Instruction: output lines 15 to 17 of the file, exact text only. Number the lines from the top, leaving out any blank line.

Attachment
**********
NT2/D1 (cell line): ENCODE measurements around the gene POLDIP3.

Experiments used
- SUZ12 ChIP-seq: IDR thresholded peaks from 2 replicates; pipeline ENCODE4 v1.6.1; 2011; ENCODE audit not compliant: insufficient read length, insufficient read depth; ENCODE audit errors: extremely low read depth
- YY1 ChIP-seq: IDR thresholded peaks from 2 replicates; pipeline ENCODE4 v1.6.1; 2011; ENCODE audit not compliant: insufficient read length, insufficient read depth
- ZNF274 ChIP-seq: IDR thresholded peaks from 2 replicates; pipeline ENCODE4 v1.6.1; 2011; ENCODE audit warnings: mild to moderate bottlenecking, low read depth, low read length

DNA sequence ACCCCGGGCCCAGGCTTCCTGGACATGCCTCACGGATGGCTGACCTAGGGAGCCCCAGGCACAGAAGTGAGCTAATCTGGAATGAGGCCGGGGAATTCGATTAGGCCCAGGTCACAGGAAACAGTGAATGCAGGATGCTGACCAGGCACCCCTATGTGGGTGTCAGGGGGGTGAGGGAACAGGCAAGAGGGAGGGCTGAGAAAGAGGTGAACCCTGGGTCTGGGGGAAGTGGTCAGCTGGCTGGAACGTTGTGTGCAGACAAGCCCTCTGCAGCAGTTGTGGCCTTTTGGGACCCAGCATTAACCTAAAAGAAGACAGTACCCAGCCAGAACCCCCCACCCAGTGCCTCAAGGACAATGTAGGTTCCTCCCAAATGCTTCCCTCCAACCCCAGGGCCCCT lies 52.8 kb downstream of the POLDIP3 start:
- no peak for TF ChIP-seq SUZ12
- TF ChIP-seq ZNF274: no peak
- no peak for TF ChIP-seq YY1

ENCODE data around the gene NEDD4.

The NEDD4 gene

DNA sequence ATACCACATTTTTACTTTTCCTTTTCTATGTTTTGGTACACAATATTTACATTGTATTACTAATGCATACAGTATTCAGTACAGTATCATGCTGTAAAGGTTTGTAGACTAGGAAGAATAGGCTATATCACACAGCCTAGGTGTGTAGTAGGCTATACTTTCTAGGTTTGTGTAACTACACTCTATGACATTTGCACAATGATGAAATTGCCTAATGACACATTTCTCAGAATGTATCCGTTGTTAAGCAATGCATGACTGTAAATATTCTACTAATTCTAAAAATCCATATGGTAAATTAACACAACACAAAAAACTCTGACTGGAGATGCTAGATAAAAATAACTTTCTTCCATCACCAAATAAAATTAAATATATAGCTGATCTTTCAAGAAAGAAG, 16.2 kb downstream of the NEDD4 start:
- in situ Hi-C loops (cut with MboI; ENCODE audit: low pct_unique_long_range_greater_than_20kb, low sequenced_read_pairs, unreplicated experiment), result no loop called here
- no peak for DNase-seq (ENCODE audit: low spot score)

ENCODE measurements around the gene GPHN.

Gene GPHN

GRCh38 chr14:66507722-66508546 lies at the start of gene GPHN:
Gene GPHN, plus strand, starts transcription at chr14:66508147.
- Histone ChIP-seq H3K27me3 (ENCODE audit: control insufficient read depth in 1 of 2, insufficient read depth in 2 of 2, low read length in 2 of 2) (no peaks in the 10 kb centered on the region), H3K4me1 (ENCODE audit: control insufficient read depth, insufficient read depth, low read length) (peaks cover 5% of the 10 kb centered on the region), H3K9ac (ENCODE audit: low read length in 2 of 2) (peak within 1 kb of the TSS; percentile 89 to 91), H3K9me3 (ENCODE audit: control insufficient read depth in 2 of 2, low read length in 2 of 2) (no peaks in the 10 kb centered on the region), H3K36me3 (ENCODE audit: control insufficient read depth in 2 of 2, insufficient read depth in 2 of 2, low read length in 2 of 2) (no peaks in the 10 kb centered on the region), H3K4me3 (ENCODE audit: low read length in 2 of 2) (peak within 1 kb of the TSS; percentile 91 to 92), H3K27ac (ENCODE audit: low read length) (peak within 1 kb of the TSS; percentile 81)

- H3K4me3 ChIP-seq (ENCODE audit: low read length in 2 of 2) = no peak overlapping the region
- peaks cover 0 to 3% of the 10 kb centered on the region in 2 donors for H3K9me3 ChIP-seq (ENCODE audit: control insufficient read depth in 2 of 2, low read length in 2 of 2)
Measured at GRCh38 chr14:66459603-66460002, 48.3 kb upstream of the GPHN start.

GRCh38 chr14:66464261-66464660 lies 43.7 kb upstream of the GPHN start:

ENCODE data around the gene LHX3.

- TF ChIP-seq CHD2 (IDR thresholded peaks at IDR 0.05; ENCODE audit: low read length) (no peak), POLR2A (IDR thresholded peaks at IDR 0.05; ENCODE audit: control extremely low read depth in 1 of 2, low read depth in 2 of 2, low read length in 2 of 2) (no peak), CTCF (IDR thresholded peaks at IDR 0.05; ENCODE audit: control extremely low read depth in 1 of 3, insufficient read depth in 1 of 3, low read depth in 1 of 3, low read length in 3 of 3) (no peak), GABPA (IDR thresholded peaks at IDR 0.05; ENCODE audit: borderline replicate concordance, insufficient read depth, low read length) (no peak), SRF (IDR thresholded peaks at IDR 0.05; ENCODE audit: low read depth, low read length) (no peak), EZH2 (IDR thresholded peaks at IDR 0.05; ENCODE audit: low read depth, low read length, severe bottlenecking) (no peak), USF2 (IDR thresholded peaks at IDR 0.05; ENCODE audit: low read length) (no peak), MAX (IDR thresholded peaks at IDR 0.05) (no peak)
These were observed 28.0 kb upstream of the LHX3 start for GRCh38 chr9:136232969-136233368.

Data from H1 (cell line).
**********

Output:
ENCODE measurements around the gene GPHN.

Gene GPHN

GRCh38 chr14:66507722-66508546 lies at the start of gene GPHN: